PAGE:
Empires have heart-like centers. Hence, their death is also highly symbolical. Hearts must be pierced. By a quick and lethal stab the whole empire expires. The first bombs were dropped on Berlin as early as August 25, 1940, obviously less with purpose of causing damage to and wounding the Third Reich than of letting it taste the flavor of death. This was also an important reason behind the Doolittle Raid against Tokyo, and it has been undeniably at work behind many terrorist attacks, including the one against New York, with that incredible and cruel moment of the planes jabbing right in the middle of the heart. Such kind of death is an expression of a wish, of an idea that is a clear reflection of the concept of the center as essence and the only effective argument against an authority: do not be!
Hobbes’s Leviathan is often said to be such an authority, although it is justified by one of the most original argumentations ever outlined in political philosophy. But the identity of the Leviathan is astonishingly hollow. There is no such thing as the center or essence of the Commonwealth. Although Hobbes talks about collective personality, and the title page depicts a king, the Leviathan has no any natural attributes of personhood. It is not recognizable as country on the map, since it has no boundaries, no location in time and space. There is only one attribute it shares with human beings, and this is, pace Hobbes, the will.
The will cannot be linked to any natural feature of the person. We have thoughts, emotions, desires, intentions, but there is no need to add another capacity to make these qualities work. But even those who assert its existence cannot say anything more about it but that the will is our faculty to decide, to choose, to say yes or no. The will is “the” either/or. Thus, if the will is the center of our personality, it cannot be illustrated by the image of a heart. It is, rather, a line.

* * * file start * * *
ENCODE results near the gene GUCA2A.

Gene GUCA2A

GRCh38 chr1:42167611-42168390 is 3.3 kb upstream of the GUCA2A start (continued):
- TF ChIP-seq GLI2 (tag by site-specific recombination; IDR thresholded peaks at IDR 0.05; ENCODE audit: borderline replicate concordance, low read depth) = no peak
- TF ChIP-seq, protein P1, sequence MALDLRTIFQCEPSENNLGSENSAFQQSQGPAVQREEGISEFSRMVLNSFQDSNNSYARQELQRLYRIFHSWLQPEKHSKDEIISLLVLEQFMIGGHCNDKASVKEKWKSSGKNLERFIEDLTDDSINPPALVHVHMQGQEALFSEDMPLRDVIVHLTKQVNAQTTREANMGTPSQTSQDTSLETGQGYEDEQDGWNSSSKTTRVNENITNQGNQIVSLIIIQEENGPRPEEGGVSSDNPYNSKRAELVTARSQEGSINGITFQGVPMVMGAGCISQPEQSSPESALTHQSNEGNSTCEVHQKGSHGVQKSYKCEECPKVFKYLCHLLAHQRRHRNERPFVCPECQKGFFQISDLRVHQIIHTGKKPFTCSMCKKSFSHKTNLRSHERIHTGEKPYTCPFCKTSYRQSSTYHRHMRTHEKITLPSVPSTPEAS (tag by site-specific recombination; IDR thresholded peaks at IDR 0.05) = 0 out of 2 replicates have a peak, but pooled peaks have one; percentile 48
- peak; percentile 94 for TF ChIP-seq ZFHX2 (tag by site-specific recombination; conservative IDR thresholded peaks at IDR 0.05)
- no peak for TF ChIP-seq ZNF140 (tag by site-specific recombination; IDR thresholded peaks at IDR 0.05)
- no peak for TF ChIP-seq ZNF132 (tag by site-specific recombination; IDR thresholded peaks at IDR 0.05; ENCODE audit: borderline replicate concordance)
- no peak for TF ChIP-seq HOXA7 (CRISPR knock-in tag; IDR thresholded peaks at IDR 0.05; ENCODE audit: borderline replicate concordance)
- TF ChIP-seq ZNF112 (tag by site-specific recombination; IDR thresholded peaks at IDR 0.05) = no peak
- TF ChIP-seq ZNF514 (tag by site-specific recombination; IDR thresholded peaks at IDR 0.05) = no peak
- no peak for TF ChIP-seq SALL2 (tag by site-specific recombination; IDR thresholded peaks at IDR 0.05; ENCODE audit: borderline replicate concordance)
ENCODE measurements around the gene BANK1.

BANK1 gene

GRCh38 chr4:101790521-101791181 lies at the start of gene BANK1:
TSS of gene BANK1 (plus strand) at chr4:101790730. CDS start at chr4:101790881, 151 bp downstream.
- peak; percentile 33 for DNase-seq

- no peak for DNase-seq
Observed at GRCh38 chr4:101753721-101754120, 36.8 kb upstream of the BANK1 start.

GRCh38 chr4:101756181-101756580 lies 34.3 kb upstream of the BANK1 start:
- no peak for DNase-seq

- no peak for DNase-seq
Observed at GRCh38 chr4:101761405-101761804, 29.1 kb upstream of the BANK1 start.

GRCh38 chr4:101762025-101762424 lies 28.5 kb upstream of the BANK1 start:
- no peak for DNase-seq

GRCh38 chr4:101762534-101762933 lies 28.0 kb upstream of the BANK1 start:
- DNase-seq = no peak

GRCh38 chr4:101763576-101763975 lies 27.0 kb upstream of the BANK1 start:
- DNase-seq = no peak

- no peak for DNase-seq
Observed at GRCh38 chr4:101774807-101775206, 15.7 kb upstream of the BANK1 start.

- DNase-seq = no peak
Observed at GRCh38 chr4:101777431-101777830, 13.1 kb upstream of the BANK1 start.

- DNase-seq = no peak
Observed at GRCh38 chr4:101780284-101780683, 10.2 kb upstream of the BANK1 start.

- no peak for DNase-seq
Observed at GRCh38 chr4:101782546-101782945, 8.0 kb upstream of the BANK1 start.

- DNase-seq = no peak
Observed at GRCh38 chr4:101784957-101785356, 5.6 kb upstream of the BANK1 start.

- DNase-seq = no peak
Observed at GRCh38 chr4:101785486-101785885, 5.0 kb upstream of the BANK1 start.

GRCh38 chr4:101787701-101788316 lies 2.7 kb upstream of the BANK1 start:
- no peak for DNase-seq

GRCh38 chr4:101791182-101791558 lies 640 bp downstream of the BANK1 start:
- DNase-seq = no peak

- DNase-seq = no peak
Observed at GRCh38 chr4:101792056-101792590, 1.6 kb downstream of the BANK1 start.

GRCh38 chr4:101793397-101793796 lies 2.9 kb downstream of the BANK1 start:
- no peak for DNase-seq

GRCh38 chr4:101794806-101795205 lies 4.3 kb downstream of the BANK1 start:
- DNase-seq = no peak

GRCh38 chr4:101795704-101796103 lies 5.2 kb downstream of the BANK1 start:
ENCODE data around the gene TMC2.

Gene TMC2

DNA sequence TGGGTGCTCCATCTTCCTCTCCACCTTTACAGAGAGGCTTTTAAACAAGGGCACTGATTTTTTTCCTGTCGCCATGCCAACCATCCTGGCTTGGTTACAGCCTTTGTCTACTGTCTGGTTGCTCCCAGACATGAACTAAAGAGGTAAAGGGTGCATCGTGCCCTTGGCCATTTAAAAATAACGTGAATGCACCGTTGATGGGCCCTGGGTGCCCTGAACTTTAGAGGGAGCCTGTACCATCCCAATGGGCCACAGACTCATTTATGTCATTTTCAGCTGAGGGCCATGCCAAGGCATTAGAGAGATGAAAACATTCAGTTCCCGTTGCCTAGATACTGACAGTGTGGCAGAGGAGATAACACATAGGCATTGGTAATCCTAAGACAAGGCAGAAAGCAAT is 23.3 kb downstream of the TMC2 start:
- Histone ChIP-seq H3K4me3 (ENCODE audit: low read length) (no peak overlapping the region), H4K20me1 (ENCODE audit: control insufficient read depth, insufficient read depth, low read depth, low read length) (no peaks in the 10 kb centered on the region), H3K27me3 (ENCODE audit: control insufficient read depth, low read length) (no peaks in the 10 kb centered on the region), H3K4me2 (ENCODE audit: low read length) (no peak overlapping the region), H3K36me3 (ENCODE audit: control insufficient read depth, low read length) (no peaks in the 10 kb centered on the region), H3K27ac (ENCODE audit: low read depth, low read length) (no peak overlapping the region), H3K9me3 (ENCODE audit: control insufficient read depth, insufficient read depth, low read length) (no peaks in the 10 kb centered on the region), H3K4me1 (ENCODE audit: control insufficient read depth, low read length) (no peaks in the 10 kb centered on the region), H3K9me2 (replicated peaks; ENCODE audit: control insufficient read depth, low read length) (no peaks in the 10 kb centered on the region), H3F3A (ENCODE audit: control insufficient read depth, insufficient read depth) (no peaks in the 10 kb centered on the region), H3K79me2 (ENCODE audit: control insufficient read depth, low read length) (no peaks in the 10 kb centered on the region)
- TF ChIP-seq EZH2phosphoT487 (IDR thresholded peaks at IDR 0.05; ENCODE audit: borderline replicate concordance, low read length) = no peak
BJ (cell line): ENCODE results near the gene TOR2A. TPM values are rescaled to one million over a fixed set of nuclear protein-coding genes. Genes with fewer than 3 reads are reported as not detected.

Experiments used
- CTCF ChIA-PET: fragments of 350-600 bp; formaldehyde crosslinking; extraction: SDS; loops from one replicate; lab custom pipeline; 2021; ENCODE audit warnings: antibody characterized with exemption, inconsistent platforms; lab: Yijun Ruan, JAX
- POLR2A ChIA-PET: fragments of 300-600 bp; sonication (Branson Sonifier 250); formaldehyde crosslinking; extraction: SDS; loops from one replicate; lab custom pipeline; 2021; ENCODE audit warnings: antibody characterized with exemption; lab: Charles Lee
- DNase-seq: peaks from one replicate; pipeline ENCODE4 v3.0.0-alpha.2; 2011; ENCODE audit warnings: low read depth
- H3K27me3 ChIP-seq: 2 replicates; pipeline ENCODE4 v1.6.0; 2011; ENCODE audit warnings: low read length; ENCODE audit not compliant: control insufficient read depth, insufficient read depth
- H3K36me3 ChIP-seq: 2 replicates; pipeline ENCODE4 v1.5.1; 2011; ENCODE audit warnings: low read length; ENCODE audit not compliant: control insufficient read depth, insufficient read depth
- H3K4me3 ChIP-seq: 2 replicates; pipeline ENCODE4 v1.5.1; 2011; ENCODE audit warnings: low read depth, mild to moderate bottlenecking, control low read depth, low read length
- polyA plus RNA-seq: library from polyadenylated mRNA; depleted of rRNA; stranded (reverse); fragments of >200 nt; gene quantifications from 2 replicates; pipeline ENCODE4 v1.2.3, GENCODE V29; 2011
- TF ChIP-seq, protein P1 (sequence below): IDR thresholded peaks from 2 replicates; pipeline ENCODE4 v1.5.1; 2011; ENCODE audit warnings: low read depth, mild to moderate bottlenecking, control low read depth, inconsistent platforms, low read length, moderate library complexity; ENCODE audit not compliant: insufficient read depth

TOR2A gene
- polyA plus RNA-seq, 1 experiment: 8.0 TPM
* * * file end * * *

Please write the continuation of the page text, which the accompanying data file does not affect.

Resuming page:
We have arrived at the second concept of centrality, which is best represented by a dividing line. Whereas the concept of the center as essence or heart is closely related to the idea of authority, the concept of the center as a dividing line is related to the idea of power. For will and power are intimately related. Long discussions in political theory have been devoted to the problem of how to make sense methodologically of the distinction between having and exercising power. I cannot go into details and merely assert that power must be exercised, sooner or later, otherwise its possession may become a mere illusion. This would be, however, contrary to its essence. This is why willing is intrinsically action-oriented. Only the will can launch actions, and power is manifested in actions. And it is mainly by acting that the will can assure itself that it exists. I act, therefore I will—I will, therefore I act.
But acting is causing change, making a difference to the world. Power relations are, thus, constantly shifting. While Rome has ever remained Rome, the unique and unrepeatable authority that could only be usurped or inherited, as we have seen in the idea of a Second and Third Rome, the seat of power is never determined. The history of the emerging nation states of Europe illustrates this very well. And by the 17th century, the idea of power balance had taken firm roots in European political thinking. The image of balance is basically the expression of the center as a dividing line. Though the center as such is empty, as a line it is effective and sometimes remarkably durable. Upholding a balance between opposing, if not antagonistic, forces, requires much effort, action, and a keen sense of power, of interests, of points of view, of dimensions, of various concerns.
Such a balance-thinking recurs in the political doctrine of checks and balances, often embodied in architectural designs. The way the Capitol and the White House are related on L’Enfant’s plan is but a repetition of how the Roman Capitolium was related to the Saepta Iulia where the people cast their votes. The seat of authority is counterbalanced by the seat of power. Thus, in the end, we get the surprising result that Rome, the only empire, the unique center of the political world, rests on a division, on a line that is empty. There is, it seems now, no such thing as Rome. Only Senatus Populusque Romanus exists. Or—exist.
I do not think that either conclusion—namely, that Rome is one and that Rome is two—is entirely right. Most probably, neither can stand without the other. On the one hand, the concept of the center as essence or heart, if taken too seriously, leads us to a futile pursuit of the real core. But the space in the very heart of the thing is reduced to a spaceless point. That is, to naught. On the other hand, a line in itself is also nothing. It must divide but also connect entities having a center, and to make them a persistent and successful new entity. Mere power balances are insufficient. A new heart is needed. Divisions cannot be healed simply by will, for the will is always dividing. Without a will, the heart is empty. Without a heart, the will is nothing.